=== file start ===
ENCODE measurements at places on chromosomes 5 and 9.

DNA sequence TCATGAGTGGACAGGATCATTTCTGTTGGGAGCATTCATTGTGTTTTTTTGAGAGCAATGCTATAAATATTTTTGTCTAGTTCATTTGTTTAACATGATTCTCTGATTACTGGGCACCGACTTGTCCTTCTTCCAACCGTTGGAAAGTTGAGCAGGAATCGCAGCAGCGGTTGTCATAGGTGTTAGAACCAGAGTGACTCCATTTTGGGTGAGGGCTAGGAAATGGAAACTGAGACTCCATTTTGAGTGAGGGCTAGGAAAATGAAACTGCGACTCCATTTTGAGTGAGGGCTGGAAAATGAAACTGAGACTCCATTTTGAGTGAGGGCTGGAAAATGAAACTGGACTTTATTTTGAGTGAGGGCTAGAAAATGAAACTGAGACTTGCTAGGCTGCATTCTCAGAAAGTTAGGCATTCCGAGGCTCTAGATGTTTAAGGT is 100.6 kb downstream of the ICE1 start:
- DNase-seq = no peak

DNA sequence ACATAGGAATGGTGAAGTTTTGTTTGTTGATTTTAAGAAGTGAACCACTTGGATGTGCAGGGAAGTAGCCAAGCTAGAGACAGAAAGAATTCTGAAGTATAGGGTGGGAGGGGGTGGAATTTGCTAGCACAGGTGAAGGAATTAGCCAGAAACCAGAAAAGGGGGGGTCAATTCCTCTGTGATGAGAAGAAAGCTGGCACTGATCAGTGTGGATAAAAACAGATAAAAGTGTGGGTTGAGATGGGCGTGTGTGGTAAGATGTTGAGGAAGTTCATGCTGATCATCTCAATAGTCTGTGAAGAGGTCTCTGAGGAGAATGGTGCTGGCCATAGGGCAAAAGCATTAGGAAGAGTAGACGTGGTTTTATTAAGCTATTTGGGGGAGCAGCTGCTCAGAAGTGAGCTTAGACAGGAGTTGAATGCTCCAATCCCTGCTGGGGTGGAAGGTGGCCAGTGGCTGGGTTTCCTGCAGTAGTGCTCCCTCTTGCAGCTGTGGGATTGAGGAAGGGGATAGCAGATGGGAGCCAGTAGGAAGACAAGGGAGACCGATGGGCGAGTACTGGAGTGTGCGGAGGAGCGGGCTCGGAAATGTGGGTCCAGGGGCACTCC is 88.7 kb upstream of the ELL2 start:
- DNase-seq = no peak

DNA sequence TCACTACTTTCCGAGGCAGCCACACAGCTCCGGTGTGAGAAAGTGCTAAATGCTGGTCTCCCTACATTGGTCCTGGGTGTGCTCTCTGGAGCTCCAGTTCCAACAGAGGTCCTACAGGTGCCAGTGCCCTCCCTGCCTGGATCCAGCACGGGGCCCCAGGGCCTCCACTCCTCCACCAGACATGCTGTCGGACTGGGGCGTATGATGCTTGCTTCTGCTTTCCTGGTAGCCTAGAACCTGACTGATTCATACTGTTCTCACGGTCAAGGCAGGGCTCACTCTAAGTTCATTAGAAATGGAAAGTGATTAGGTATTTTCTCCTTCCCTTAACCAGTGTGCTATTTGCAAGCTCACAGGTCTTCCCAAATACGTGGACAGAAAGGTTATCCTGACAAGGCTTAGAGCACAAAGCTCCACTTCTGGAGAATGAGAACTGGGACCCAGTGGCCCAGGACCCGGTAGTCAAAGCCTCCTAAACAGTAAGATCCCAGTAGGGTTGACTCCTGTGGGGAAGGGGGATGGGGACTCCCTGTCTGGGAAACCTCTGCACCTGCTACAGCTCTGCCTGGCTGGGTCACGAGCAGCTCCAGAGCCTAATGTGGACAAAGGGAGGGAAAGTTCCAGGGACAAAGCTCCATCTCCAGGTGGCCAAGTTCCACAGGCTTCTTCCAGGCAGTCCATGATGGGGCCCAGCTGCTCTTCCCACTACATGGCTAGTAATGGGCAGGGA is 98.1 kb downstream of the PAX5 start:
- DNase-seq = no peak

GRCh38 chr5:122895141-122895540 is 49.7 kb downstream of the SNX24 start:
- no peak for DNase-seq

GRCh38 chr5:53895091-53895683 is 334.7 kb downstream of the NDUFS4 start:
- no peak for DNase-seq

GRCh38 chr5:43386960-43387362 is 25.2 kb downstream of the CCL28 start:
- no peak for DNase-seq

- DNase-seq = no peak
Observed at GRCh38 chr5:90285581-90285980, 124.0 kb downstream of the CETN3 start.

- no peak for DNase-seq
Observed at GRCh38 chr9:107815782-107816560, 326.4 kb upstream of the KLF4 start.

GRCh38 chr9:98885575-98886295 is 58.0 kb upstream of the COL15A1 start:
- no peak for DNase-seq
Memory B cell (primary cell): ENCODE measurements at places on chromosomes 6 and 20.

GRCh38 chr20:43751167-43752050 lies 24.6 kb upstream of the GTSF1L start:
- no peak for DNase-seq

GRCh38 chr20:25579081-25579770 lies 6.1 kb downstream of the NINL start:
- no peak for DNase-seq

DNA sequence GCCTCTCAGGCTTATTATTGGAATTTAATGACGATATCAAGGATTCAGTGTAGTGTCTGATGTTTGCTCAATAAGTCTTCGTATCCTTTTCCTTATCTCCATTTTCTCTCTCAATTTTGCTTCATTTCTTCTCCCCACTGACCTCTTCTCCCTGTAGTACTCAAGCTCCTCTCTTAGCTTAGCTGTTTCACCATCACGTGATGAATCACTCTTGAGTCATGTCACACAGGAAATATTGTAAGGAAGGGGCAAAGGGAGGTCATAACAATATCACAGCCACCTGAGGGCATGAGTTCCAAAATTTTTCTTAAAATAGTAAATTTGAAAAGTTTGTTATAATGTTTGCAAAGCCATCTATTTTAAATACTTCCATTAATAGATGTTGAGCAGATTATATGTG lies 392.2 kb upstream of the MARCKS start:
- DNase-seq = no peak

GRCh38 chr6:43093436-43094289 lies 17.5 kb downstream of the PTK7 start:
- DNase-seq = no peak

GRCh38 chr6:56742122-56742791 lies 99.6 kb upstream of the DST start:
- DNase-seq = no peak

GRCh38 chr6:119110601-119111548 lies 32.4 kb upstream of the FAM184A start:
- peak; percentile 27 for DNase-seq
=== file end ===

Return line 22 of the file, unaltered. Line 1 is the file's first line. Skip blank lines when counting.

- no peak for DNase-seq